Miles Davis’ first posthumous album was an genre-shifting bolt of lighting, proving that jazz didn’t have to be so stuck up after all.

Three things happened in 1992 that were important to hip-hop. Well, there were more than that, but for the purposes of my argument we’ll say there were three. The most important thing to happen was the release of Pete Rock and C.L. Smooth’s Mecca and the Soul Brother, which coincidentally dropped 28 years ago today. The 16-track album, which has since become a staple in the foundation of New York hip-hop, arguably featured the greatest rap tribute song of all time, if not the single best use of hip-hop sampling: “They Reminisce Over You (T.R.O.Y).”

This was important because of the other important thing that was happening in rap. While Pete Rock and C.L. Smooth poured one out for the homies on one coast, the other coast was burning. The Los Angeles Riots set the city ablaze in April 1992, which partially represented the incendiary burst of everything N.W.A., 2Pac, and MC Eiht had been rapping about for a few years.

(There’s another important thing that happened: Chicago rapper Common, then known as Common Sense, dropped his debut album, Can I Borrow a Dollar? But that’s important because Common realized his humorous, pop culture-centric brand of rapping wasn’t the best use of his talent. Thankfully, he pulled a full 360 two years later when he dropped the aptly titled Resurrection.)

But the third important thing is important because it really wasn’t at the time. On June 30, 1992, Miles Davis released his final studio album, and first posthumous one, titled Doo Bop. Produced by Easy Mo Bee, critics hated it, one of whom called Davis’ trumpet work on the project, “rhythmic banality that was never remotely discernible in Miles’s pre-electric playing.”

As revered as Davis is today, reception of Doo Bop was par for the course at the time. Davis had always been an innovator, steering jazz sharply away from its bluesy origins and towards a melting pot of influences and styles. The same man who was panned for his efforts on Doo Bop was also chastised for Bitches Brew, the 1970 album that mashed up jazz horns with electric instruments that played closer to a funky rock album than anything Davis played on Kind of Blue.

While his entire career can be romanticized now, Davis had a penchant for earning praise, only to creatively bounce to the left. His insatiable work ethic meant trying new things — and recording them for the world to judge — was an important heuristic in his process.

Doo Bop was part of that work ethic. Unlike his previously projects, which thrived on emotion and classic jazz melodies, Doo Bop plays closer to a cinematic soundtrack. It’s nine tracks are one part frenetic improvisation, not unlike the New York traffic patterns Davis saw from his apartment window, and one part tightly wound beat loops.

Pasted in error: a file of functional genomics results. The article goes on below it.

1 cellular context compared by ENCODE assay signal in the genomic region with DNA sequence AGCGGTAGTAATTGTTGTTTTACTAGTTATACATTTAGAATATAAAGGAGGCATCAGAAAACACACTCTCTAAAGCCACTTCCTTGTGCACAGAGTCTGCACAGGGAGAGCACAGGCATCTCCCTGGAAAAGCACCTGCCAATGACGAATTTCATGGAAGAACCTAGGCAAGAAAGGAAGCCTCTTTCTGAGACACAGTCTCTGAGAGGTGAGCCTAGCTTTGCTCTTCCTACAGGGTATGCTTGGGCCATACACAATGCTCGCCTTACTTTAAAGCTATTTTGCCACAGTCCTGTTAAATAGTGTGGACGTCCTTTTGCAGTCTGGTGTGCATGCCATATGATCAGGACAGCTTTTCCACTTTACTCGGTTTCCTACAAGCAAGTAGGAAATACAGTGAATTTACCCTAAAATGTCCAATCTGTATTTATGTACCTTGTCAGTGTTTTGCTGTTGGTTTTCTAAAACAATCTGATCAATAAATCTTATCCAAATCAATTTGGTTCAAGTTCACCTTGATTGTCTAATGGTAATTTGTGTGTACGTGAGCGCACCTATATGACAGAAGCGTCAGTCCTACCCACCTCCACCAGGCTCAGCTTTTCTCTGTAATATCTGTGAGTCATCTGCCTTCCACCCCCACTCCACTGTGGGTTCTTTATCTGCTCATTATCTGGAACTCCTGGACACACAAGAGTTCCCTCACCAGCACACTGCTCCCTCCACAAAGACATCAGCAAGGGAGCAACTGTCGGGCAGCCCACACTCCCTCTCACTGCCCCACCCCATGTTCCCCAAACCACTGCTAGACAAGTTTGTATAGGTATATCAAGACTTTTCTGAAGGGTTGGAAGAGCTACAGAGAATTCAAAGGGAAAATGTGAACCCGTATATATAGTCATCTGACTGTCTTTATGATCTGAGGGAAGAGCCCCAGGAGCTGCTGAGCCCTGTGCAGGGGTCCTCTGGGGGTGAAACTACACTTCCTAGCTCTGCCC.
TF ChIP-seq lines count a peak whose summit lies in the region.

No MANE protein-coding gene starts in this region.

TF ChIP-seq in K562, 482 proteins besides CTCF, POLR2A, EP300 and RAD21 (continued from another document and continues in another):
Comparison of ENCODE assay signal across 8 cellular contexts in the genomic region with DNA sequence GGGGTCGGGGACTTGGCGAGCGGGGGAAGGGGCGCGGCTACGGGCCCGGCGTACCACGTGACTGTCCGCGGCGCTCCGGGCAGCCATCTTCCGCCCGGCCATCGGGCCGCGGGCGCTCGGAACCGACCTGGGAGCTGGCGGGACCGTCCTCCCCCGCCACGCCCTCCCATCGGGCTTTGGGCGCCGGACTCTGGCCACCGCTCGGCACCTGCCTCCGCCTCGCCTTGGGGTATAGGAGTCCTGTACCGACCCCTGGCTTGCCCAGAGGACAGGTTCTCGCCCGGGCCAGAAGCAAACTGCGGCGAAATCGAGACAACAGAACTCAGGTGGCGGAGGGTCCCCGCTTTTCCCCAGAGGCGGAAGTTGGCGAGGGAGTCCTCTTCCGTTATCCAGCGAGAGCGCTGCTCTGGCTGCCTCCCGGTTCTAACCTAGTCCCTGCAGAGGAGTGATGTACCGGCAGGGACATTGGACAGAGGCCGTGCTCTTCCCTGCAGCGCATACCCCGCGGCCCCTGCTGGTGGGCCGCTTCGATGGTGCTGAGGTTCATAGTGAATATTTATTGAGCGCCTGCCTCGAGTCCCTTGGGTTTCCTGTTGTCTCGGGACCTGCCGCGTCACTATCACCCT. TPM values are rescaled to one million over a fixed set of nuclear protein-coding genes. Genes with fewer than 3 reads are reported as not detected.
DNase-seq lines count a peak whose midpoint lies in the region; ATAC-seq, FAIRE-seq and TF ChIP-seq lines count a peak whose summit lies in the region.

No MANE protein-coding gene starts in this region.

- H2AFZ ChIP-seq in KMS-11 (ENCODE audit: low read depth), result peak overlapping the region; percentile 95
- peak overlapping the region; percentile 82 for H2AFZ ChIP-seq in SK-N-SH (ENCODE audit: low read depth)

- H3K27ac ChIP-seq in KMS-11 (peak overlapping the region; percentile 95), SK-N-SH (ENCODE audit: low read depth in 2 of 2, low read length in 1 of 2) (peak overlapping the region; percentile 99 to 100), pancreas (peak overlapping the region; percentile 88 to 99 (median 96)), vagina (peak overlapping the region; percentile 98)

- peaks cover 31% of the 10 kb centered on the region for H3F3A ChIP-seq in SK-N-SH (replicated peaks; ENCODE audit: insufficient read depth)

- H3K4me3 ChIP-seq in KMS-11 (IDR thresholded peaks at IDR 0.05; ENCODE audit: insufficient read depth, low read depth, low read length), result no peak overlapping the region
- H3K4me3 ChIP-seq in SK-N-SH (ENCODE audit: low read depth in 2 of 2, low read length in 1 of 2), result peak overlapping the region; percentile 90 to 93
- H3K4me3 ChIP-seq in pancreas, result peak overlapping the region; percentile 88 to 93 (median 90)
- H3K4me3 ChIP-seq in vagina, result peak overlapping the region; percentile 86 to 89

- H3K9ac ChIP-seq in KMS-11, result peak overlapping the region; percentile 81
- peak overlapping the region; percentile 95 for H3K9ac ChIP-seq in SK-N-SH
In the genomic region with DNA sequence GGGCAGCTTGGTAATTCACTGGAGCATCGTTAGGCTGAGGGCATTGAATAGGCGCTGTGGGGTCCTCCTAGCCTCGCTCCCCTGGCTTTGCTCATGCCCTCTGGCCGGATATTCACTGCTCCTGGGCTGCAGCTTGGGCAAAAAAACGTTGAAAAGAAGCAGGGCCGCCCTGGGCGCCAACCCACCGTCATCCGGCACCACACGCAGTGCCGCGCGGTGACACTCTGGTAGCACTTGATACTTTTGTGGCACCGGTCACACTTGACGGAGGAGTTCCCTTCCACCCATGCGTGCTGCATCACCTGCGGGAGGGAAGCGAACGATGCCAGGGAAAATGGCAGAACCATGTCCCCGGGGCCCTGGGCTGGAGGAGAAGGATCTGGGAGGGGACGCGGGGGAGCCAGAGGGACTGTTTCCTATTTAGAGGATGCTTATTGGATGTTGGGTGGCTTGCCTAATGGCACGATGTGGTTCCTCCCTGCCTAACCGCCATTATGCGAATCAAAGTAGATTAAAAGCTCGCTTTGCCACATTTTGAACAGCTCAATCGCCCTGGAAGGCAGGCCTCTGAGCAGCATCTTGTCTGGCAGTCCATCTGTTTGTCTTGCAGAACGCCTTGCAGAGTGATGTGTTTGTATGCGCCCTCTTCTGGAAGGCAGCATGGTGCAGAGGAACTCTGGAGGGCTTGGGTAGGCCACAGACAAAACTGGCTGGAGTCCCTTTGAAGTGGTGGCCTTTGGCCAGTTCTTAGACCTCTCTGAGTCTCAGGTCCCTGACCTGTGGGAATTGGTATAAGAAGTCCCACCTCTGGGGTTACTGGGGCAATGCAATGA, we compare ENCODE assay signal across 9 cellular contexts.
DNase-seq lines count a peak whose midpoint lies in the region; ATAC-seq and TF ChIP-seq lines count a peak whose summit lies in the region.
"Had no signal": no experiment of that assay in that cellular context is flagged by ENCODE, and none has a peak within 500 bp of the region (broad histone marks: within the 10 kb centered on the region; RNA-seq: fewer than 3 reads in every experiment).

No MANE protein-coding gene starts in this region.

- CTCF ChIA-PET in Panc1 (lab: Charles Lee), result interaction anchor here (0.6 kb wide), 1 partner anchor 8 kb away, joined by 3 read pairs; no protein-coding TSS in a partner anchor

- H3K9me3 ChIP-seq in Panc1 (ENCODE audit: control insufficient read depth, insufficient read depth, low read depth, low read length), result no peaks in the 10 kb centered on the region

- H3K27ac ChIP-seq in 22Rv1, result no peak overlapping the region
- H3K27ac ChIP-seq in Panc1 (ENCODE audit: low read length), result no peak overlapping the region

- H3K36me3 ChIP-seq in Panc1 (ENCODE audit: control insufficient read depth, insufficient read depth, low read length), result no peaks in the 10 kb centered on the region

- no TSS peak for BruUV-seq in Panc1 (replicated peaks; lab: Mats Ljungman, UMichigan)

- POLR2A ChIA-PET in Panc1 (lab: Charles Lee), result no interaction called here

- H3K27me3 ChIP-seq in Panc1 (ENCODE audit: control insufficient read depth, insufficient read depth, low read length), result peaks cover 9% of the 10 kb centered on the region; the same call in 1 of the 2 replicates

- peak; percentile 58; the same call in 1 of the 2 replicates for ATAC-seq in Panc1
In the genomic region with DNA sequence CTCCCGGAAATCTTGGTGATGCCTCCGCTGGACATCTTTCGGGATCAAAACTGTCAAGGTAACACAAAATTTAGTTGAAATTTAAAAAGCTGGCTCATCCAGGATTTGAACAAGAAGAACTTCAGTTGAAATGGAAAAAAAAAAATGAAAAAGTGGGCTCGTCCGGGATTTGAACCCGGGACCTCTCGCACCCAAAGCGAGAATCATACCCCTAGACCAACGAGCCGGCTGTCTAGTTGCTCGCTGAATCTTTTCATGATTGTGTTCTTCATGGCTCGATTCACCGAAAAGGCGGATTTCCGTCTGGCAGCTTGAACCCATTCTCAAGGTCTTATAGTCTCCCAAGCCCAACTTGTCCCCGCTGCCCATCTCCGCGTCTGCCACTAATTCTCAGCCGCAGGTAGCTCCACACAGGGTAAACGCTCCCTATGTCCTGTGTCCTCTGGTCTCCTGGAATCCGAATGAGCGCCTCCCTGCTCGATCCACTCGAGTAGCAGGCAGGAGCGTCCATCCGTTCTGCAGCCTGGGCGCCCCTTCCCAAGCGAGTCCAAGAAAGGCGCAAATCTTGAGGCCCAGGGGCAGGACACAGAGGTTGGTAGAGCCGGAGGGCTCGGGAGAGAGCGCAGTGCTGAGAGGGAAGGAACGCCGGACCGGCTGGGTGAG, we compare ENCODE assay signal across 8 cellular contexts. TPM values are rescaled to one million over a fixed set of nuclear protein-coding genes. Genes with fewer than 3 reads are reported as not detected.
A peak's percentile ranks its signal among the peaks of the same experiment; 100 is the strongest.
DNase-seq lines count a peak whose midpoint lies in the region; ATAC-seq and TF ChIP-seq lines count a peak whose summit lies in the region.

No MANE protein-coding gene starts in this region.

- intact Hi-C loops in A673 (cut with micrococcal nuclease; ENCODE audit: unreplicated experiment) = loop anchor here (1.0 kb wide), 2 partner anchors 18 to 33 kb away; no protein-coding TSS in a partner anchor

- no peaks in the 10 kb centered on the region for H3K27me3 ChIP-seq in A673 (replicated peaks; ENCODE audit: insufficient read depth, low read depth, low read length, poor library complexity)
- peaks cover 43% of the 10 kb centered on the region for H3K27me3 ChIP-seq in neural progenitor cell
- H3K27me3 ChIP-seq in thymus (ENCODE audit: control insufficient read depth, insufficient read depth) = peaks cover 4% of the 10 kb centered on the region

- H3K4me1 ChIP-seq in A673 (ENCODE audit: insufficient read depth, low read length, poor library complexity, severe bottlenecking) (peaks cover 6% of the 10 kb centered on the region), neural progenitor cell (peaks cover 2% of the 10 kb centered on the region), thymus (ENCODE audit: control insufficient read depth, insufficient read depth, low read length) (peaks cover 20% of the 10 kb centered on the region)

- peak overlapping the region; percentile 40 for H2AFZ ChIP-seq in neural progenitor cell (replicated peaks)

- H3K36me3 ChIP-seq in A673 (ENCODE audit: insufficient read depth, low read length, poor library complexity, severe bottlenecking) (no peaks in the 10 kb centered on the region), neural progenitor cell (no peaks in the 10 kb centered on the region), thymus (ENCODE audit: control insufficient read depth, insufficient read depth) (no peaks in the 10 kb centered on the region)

Easy Mo Bee’s synthetic production, which spurns live drums in favor of repetitious digital replicas, is a playground for sampling. On the title track, EMB flips a sample of Gang Starr’s “DJ Premier in Deep Concentration,” which was in turn a flip of Kool and the Gang’s “Summer Madness.” Similarly, he takes the synthetic whines of ESG’s “UFO” and builds a steady backdrop for Davis to fade in and out of his own musings.

Each song bridges the gap between hip-hop and jazz, genres that, while linked through a history of black empowerment, are critically at odds. Jazz was collared shirts; hip-hop was baggy jeans. Jazz was midnight clubs; hip-hop was midnight street corners. Still, both genres, by way of sampling, gave props to their forefathers. “Duke Booty,” is Davis’ tribute to legendary hip-hop producer Duke Bootee. Bootee was the engineer behind “The Message” another candidate for most important hip-hop song ever, and one that, like Davis, helped transform the hip-hop landscape from block parties to politics.

Though EMB offers a few (lackluster) bars throughout the track list, Davis is the real MC here. He takes steady production and turns the finished track into an animated creature. It’s a unique take on sampling, Davis’ lively trumpet breathing life into EMB’s beats in the same way modern day artists like Flying Lotus or Madlib layer track on top of track to build new sounds.

This month marks the 28th anniversary of Doo Bop. In that span, hip-hop has seen countless artists adopt Davis’ trend-bending style, taking a nascent genre and injecting it into places — music festivals, mainstream movies, political rallies — no one would have guessed it could go. Miles Davis had too much soul. We’re lucky we didn’t stifle it.